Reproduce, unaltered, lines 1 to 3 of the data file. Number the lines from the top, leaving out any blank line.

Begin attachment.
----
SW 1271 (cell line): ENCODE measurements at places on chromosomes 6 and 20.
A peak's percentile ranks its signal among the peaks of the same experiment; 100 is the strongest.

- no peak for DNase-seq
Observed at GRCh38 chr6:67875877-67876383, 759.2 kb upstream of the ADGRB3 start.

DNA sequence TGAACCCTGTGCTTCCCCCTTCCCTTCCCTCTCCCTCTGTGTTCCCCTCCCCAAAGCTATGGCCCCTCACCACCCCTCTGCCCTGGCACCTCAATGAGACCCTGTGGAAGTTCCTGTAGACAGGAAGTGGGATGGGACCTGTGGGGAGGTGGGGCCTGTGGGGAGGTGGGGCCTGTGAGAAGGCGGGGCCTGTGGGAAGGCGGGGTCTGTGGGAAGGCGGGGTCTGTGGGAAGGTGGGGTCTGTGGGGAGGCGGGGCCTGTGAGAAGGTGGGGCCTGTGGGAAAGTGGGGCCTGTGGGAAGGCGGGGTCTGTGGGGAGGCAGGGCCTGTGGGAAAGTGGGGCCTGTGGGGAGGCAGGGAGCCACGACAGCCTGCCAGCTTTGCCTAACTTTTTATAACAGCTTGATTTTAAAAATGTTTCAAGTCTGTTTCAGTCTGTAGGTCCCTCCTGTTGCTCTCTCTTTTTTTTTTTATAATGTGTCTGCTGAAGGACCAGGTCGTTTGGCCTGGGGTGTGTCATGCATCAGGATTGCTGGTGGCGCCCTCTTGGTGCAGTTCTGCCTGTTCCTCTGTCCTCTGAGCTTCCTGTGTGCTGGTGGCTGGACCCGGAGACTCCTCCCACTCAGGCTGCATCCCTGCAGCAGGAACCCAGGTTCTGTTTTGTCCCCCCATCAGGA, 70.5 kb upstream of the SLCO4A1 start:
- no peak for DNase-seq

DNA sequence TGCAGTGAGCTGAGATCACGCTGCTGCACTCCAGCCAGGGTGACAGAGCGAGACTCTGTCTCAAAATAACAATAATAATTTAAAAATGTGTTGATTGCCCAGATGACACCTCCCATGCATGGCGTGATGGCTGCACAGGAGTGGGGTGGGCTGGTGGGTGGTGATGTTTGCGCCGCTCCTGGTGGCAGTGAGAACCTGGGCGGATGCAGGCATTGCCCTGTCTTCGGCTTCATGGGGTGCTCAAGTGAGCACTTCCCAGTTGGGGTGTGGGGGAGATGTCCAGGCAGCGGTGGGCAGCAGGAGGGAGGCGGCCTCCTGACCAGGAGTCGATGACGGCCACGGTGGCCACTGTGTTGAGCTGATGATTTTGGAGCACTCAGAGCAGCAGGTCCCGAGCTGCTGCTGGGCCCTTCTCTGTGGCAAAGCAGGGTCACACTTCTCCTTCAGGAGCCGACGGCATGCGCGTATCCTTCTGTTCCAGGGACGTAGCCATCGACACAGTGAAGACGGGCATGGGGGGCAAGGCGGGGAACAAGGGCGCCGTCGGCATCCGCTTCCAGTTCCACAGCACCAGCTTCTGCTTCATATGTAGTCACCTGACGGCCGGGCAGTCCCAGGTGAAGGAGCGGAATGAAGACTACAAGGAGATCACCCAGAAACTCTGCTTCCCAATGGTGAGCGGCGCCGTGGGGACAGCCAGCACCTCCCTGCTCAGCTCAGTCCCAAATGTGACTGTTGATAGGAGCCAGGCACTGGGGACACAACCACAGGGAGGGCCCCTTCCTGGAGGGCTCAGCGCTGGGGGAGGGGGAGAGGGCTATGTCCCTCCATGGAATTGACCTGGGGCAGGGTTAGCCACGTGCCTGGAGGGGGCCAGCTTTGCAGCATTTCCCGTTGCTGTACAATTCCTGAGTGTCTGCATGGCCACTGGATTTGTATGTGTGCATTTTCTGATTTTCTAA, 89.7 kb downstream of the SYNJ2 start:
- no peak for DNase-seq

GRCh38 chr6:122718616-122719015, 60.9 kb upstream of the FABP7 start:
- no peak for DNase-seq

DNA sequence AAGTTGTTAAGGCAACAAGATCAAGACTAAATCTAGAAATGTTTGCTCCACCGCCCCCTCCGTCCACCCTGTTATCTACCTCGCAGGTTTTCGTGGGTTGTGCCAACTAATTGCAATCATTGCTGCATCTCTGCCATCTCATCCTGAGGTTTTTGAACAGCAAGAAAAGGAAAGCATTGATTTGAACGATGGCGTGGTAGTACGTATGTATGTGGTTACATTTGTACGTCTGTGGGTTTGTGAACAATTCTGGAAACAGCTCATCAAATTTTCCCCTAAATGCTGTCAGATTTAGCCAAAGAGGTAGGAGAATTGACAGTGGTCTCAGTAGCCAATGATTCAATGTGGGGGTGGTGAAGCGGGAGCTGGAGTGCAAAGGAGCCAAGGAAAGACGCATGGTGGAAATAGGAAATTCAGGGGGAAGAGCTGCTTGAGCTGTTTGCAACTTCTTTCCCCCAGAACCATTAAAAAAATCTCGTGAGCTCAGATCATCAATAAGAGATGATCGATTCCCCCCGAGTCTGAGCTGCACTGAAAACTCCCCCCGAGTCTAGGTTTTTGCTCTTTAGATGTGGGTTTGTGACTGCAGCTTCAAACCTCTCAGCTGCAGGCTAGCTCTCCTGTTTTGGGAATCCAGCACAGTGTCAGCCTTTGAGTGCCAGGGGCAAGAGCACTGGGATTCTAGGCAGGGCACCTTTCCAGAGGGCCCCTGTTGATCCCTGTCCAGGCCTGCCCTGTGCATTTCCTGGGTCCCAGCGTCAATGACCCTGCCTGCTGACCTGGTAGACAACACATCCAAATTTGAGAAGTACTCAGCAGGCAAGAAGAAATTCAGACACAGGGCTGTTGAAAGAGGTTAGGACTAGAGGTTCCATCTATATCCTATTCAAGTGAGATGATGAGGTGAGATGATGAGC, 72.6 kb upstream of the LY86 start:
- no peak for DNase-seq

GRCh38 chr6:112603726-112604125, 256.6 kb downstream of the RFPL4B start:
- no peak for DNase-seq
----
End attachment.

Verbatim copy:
SW 1271 (cell line): ENCODE measurements at places on chromosomes 6 and 20.
A peak's percentile ranks its signal among the peaks of the same experiment; 100 is the strongest.

- no peak for DNase-seq